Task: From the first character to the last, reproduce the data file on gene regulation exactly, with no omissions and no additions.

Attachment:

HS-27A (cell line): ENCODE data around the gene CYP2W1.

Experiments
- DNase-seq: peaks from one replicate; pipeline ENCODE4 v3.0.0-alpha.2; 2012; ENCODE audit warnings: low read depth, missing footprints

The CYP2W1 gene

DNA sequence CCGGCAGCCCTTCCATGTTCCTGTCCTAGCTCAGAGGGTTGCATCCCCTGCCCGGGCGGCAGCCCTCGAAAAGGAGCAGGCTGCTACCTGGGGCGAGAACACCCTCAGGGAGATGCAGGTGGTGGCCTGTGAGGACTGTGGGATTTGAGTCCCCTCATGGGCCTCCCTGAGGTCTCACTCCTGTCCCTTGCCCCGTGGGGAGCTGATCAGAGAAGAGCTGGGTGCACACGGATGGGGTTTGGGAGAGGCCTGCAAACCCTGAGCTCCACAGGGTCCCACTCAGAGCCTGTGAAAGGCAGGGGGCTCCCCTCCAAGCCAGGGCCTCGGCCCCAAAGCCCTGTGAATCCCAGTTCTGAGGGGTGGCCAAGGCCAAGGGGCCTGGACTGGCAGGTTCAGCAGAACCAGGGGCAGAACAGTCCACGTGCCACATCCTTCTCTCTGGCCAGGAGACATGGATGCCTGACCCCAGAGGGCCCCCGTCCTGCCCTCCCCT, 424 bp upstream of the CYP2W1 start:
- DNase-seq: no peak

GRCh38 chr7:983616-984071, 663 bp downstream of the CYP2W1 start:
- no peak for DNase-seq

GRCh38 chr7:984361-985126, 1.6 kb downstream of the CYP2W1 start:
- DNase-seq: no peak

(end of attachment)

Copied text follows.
HS-27A (cell line): ENCODE data around the gene CYP2W1.

Experiments
- DNase-seq: peaks from one replicate; pipeline ENCODE4 v3.0.0-alpha.2; 2012; ENCODE audit warnings: low read depth, missing footprints

The CYP2W1 gene

DNA sequence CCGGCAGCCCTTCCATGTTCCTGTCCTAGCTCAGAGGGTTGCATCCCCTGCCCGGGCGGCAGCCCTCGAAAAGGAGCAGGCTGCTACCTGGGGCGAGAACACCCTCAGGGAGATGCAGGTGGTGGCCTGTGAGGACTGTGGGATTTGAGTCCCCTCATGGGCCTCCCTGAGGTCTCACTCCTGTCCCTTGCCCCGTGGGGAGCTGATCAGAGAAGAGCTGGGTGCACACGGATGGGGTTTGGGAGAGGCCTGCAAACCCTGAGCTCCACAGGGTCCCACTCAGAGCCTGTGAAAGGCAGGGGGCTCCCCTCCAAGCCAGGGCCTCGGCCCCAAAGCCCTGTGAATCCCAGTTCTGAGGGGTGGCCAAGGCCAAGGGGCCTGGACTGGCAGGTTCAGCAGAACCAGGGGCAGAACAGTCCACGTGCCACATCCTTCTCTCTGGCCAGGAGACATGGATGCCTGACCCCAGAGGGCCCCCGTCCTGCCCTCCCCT, 424 bp upstream of the CYP2W1 start:
- DNase-seq: no peak

GRCh38 chr7:983616-984071, 663 bp downstream of the CYP2W1 start:
- no peak for DNase-seq

GRCh38 chr7:984361-985126, 1.6 kb downstream of the CYP2W1 start:
- DNase-seq: no peak